Tuesday, November 28, 2017

Honourable Mention: The Unquenchable Thirst of Dracula

Getting an Honourable Mention as I am not straying into reviewing radio plays but by crikey this deserves a mention. The Unquenchable Thirst of Dracula started life as a Anthony Hind’s script for Hammer than was unfortunately never filmed. Mark Gatiss has taken that script and directed a radio play of it for BBC Radio 4.

Set in India in the 1930s the play has a narrator in the form of Michael Sheen (Underworld, Underworld: Rise of the Lycans, the Twilight Saga: New Moon, the Twilight Saga: Breaking Dawn Part 1 & the Twilight Saga: Breaking Dawn Part 2) and follows Penny (Anna Madeley) as she travels across India in search of her missing sister. Also travelling in the train with her are the kindly Babu (Kulvinder Ghir) and the brother and sister performers Prem (Nikesh Patel) and Lakshmi (Ayesha Dharker).

The siblings are travelling to perform for a Maharajah (Raj Ghatak) but when they arrive at his palace they discover that their services have been bought to entertain the house guest Count Dracula (Lewis Macleod). I have to say that Macleod sounded just like Christopher Lee and brought a wonderous gravitas to the role, bravo. The Maharajah’s wife (Meera Syal) is the high priestess of a proscribed blood cult (clearly a Kali cult, though the Goddess is not mentioned).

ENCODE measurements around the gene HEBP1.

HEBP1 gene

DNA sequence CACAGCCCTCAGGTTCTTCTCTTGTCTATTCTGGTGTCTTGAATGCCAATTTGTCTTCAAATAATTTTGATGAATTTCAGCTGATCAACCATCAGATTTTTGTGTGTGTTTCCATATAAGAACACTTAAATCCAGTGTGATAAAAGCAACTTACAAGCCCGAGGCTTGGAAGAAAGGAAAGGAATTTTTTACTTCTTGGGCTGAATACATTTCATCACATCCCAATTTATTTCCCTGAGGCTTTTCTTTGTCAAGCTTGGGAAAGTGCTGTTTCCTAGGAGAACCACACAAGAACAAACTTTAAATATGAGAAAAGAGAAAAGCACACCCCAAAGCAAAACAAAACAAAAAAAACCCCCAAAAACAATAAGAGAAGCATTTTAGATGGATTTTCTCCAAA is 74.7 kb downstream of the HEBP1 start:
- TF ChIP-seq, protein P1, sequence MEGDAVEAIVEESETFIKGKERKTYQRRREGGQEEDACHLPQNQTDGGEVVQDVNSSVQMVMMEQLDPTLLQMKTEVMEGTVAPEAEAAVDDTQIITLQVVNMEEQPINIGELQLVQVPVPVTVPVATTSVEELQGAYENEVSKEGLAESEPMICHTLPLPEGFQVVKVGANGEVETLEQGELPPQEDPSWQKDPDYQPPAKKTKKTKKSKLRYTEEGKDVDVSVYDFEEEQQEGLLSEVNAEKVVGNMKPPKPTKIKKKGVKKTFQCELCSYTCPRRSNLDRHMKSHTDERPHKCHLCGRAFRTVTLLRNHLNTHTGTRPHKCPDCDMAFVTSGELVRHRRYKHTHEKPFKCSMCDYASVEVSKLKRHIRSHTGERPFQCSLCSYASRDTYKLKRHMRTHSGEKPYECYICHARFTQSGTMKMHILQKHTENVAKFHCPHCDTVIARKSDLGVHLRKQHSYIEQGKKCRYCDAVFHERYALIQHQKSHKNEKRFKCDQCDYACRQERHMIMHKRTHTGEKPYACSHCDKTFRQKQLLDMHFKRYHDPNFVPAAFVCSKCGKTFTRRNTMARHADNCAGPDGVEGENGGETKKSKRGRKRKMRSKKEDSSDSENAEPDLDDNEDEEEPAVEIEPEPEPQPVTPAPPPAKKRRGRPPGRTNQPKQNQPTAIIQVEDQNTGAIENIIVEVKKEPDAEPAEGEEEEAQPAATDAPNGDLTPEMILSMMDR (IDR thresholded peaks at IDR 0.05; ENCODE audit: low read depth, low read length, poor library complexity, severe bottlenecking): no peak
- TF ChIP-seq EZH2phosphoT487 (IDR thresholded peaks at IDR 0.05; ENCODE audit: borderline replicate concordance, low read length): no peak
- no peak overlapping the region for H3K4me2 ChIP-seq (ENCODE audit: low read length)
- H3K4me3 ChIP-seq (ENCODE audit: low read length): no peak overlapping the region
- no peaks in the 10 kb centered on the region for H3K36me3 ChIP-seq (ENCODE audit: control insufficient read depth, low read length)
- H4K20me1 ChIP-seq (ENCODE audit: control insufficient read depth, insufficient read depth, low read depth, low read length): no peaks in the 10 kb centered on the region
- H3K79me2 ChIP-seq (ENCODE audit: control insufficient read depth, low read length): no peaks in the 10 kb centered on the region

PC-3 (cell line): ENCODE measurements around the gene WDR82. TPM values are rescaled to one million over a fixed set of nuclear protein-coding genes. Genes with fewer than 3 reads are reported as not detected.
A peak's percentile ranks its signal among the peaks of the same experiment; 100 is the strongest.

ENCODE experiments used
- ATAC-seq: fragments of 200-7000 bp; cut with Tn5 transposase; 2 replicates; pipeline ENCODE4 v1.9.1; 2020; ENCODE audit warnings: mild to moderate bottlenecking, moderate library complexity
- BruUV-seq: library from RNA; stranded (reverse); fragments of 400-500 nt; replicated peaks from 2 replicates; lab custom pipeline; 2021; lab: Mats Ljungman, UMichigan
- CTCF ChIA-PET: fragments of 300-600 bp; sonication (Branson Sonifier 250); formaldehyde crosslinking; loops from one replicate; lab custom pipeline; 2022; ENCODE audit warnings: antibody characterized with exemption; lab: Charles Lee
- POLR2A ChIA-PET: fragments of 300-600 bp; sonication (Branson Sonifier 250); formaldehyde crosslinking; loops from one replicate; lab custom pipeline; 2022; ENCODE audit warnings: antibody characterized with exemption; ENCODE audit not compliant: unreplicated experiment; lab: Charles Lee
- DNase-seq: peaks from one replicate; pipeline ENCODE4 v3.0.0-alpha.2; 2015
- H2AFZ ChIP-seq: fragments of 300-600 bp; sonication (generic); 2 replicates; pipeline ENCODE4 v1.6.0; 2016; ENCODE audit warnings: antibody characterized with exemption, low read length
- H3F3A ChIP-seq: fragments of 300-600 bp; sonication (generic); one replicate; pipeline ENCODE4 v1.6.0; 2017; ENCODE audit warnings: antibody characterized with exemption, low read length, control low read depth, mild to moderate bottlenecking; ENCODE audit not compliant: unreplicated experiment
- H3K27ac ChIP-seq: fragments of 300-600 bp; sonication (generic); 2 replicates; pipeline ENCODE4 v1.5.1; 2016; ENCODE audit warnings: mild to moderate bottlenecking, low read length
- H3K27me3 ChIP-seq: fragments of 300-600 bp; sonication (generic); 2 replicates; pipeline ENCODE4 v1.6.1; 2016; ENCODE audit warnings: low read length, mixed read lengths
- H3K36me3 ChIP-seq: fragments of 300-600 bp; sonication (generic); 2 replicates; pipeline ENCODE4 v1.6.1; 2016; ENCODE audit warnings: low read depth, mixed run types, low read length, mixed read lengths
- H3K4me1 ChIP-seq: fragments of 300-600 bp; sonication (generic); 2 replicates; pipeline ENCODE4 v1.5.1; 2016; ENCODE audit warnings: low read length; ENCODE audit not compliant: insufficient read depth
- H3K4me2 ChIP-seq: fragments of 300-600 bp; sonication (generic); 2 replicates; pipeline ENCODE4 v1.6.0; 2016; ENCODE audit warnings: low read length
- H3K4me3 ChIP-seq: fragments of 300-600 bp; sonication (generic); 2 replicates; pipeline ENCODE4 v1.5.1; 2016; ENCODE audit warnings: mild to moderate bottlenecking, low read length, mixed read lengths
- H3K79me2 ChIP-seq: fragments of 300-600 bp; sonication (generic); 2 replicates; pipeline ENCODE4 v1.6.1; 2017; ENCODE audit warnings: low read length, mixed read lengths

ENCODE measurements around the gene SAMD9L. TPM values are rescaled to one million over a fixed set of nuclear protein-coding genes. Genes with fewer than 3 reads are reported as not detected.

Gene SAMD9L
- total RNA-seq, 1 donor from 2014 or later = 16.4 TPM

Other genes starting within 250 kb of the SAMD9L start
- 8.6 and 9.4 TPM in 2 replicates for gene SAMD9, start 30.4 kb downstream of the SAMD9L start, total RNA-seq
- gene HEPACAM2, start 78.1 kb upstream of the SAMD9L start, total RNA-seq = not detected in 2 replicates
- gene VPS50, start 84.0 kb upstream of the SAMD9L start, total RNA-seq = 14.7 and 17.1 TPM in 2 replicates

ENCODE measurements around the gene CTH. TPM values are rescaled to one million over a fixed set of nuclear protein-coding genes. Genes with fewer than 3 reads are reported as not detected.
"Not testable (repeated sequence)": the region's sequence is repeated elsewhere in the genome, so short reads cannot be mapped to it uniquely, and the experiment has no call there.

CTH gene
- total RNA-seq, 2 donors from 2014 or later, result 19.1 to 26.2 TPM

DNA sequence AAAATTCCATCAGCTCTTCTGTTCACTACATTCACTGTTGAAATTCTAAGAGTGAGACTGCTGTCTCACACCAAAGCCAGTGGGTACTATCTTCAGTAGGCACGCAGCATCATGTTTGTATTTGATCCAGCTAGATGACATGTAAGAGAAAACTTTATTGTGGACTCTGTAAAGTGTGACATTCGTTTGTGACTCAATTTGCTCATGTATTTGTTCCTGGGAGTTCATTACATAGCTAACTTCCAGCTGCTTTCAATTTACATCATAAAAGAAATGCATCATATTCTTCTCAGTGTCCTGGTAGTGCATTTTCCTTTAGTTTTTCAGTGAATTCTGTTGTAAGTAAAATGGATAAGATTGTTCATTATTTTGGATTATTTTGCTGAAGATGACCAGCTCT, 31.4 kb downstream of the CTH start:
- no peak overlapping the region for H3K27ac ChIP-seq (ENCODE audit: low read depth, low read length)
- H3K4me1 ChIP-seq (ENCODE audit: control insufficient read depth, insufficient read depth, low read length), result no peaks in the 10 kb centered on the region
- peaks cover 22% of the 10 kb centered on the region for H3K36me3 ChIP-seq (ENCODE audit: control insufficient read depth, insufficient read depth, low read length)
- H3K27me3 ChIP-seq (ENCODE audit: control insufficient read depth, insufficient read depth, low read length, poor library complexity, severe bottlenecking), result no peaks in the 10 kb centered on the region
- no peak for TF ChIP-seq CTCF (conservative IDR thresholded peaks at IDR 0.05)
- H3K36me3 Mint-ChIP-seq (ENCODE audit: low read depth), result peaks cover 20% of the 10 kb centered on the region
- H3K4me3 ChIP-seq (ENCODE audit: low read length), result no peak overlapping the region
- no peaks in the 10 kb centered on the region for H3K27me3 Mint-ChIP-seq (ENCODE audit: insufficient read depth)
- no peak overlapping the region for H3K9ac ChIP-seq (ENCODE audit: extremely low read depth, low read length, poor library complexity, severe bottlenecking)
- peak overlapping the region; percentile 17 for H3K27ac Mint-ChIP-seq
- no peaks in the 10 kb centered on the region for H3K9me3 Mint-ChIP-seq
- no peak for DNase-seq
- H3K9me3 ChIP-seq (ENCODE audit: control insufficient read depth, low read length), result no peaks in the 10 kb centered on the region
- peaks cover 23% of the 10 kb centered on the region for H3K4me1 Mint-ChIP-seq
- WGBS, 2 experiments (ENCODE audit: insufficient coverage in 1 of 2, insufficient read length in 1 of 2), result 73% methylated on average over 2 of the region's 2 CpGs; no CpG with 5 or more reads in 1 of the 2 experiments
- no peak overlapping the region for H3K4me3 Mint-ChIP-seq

There are some wonderful scenes, such as Dracula so replete from drinking blood that he lies glassy eyed, the blood cult ritual that pre-dated Indiana Jones, or the pit of vampire women that made the basement of the house in Satanic Rites of Dracula seem empty by comparison, all drawn – of course – through storytelling. One thing that seemed a strange change (though it suited the story) was removing Dracula’s ability to shapeshift into a bat – without spoiling things too much Dracula becomes trapped atop a tower and one would have expected him to fly away. This fits with Dracula’s first Hammer outing in Horror of Dracula, as it is explicitly stated that he cannot transform into a bat but Hammer ditched that concept thereafter.

I understand that Gatiss wishes to film the script at some point but, until (and if) that happens we now have the radio adaptation, which I hope the BBC will make commercially available at some point.

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